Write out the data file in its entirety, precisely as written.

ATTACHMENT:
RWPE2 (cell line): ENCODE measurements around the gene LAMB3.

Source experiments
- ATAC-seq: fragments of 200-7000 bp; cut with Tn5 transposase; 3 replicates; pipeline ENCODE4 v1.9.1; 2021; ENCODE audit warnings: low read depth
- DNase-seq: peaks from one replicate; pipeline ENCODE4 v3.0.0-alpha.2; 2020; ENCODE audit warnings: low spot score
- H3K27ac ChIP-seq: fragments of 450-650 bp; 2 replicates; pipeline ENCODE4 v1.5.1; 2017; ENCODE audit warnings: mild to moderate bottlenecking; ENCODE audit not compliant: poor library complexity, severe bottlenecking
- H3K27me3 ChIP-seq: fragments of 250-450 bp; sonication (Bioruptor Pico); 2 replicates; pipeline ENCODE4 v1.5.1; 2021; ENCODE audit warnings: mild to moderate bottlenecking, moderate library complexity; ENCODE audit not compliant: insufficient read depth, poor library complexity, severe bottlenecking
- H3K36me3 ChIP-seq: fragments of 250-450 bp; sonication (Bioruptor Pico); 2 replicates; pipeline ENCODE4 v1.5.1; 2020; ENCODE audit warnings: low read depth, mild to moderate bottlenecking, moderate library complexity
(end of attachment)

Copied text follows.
RWPE2 (cell line): ENCODE measurements around the gene LAMB3.

Source experiments
- ATAC-seq: fragments of 200-7000 bp; cut with Tn5 transposase; 3 replicates; pipeline ENCODE4 v1.9.1; 2021; ENCODE audit warnings: low read depth
- DNase-seq: peaks from one replicate; pipeline ENCODE4 v3.0.0-alpha.2; 2020; ENCODE audit warnings: low spot score
- H3K27ac ChIP-seq: fragments of 450-650 bp; 2 replicates; pipeline ENCODE4 v1.5.1; 2017; ENCODE audit warnings: mild to moderate bottlenecking; ENCODE audit not compliant: poor library complexity, severe bottlenecking
- H3K27me3 ChIP-seq: fragments of 250-450 bp; sonication (Bioruptor Pico); 2 replicates; pipeline ENCODE4 v1.5.1; 2021; ENCODE audit warnings: mild to moderate bottlenecking, moderate library complexity; ENCODE audit not compliant: insufficient read depth, poor library complexity, severe bottlenecking
- H3K36me3 ChIP-seq: fragments of 250-450 bp; sonication (Bioruptor Pico); 2 replicates; pipeline ENCODE4 v1.5.1; 2020; ENCODE audit warnings: low read depth, mild to moderate bottlenecking, moderate library complexity